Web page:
Already, a majority of the Senate—led by Sens. Jerry Moran, R-Kan., Joe Manchin, D-W.Va., and James Inhofe, R-Okla.—has signed letters pledging to oppose the ATT.

This doesn’t erase the U.S. signature from the treaty. But the Senate’s letters (and similar efforts in the House, led by Rep. Mike Kelly, R-Pa.) do send a powerful signal that the Senate would reject the treaty if the administration ever gets around to submitting it.

But even if the Senate votes against the treaty, the U.S. signature would remain on it.

Only the president, by doing what is colloquially known as “unsigning” the treaty, can erase that U.S. signature. President George W. Bush, for example, unsigned the Rome Statute on the International Criminal Court in 2002, which President Bill Clinton had signed in 2000.

And even if the Senate votes against the treaty, that does not “kill” the treaty. Treaties are like zombies: They rarely die.

For example, the Senate rejected the Comprehensive Test Ban Treaty in 1999, but the U.S. signature remains on it, and it continues to sit in the in-box of the Senate Foreign Relations Committee, waiting for a day when an administration that supports the treaty senses the Senate is likely to look favorably upon it.

There is no expiration date on pending treaties, even ones the Senate has rejected. If you get the sense it’s really hard to get rid of a treaty, you’re right.

In short, the only thing that would come close to “killing” the ATT as far as the United States is concerned would be for a president to unsign the treaty.

Of course, that would not kill it around the world, but it at least would make the U.S. legal and political stance clear. And even then, a future president could re-sign the treaty and pull the zombie back out of the grave, though this would be a highly unusual step that likely would cause political controversy.

It goes to show that, to vary the analogy, bad treaties are like bad pennies—they just keep turning up. It also shows how important it is for the United States to stay engaged internationally: We can’t always stop bad treaties from being negotiated, but we can at least try.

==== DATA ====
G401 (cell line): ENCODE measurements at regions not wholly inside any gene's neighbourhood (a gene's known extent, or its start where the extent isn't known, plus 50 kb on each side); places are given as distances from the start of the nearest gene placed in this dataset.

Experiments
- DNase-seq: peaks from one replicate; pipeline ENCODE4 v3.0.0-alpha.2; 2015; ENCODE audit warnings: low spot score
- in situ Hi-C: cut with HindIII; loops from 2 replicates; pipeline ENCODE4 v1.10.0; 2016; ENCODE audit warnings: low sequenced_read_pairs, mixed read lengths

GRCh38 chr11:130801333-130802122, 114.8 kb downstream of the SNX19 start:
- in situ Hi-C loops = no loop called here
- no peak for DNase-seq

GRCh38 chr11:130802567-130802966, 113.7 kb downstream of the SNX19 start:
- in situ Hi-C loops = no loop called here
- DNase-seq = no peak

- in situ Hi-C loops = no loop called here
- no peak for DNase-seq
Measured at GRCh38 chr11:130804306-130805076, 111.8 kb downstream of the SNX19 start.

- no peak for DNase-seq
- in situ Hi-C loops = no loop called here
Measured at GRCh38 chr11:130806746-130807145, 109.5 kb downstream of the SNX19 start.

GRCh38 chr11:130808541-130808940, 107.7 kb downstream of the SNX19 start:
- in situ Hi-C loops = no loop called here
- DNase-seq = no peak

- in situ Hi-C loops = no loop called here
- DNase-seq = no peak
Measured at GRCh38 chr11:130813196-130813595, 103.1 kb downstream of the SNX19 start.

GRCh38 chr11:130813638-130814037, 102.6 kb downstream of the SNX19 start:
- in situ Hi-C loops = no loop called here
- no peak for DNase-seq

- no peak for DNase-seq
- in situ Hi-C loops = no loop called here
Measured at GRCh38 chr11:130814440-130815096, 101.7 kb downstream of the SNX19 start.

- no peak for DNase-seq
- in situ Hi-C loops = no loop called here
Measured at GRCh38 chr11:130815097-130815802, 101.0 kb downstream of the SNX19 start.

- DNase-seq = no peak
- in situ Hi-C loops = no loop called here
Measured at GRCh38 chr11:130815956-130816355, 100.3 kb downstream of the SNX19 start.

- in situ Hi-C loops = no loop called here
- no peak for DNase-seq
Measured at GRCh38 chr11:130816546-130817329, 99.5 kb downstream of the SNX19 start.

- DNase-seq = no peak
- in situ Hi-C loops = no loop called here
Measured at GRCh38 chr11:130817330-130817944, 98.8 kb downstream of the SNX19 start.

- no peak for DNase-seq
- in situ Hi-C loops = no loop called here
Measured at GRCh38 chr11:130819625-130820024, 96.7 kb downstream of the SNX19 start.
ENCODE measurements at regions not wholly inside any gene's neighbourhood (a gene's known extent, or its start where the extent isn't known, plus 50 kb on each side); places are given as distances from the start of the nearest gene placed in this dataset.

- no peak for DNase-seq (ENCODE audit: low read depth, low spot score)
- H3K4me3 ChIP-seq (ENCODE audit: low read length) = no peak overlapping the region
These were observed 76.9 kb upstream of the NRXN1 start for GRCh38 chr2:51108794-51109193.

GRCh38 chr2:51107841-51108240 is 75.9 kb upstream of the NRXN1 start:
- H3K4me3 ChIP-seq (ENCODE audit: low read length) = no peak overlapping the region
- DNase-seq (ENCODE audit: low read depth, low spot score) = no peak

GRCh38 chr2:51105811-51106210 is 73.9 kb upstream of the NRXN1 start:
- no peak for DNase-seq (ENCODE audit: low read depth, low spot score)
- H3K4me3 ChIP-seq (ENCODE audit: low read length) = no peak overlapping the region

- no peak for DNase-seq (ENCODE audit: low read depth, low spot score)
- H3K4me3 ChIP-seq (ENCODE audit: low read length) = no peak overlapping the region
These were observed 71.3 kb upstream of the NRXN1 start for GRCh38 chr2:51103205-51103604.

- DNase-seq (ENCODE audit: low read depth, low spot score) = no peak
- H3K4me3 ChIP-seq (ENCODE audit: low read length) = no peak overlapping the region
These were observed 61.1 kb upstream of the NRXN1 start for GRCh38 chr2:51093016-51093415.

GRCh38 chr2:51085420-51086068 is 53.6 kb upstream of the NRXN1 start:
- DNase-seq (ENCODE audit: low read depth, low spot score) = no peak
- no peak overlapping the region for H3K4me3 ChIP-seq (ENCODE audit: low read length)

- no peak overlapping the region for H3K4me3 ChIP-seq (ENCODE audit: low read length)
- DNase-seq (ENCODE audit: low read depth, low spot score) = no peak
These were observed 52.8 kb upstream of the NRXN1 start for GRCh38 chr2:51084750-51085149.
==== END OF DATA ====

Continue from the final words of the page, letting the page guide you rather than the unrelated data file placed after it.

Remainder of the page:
All this begs a question: Why hasn’t the administration transmitted the ATT to the Senate? After all, Kerry signed it in September 2013.

It’s possible the administration hasn’t completed its legal review of the treaty—in which case, it effectively signed the treaty without reading it. It’s also possible the administration realizes the Senate won’t approve the ATT anytime soon, so it sees no point in bothering, especially as it has other bad treaties that it wants to get ratified first.

A third possibility is the administration actually prefers to keep the treaty in its back pocket.

Now that the United States has signed it, we are in theory bound not to defeat its object and purpose, meaning the administration can claim to be on the road to ratification and—using the president’s famous administrative pen—can keep U.S. policy aligned with it. Especially given the Senate’s hostility, this is likely one reason the administration hasn’t acted.

But there’s a final possibility.

When an administration sends a treaty to the Senate, the treaty is accompanied by a transmittal package—in essence, a full analysis of the treaty, including its deficiencies and the administration’s recommendations for correcting them. This does not in any way limit the Senate, which has full power to add its own limits, conditions and interpretations to its approval of the treaty, and even to re-write the text of the treaty itself. But the administration’s package naturally forms a starting point for the Senate’s deliberations.

It is possible the administration is unwilling to offer its own analysis of the treaty for Senate and public scrutiny because an accurate analysis would have to concede, for example, that the treaty cannot hope to do all—or even most—of what its advocates claim, and that it was adopted via a process that violated one of the administration’s own red lines. No analysis that ignored this would be credible.

In short, the administration may be stuck—unable to go forward because of the Senate’s hostility and the treaty’s flaws, unwilling to unsign, and therefore ready to settle for simply keeping the treaty in its back pocket and using its pen as it sees fit.

If that is the case, the leadership of the Senate and House becomes all the more important.

Although the Senate cannot unsign a treaty, it can offer powerful guidance to the nation and to the courts that it has not given its advice and consent to the treaty, does not plan to do so, and rejects the argument the United States is bound to uphold its object and purpose. That, in turn, paves the way for a future president to unsign the treaty.

And in the interim, there is a lot—11 things, at least—for the Senate and House to do to keep the treaty from encroaching on our sovereignty and posing other threats. It’s hard to get rid of a bad treaty. But it’s not impossible, and it’s time we get started.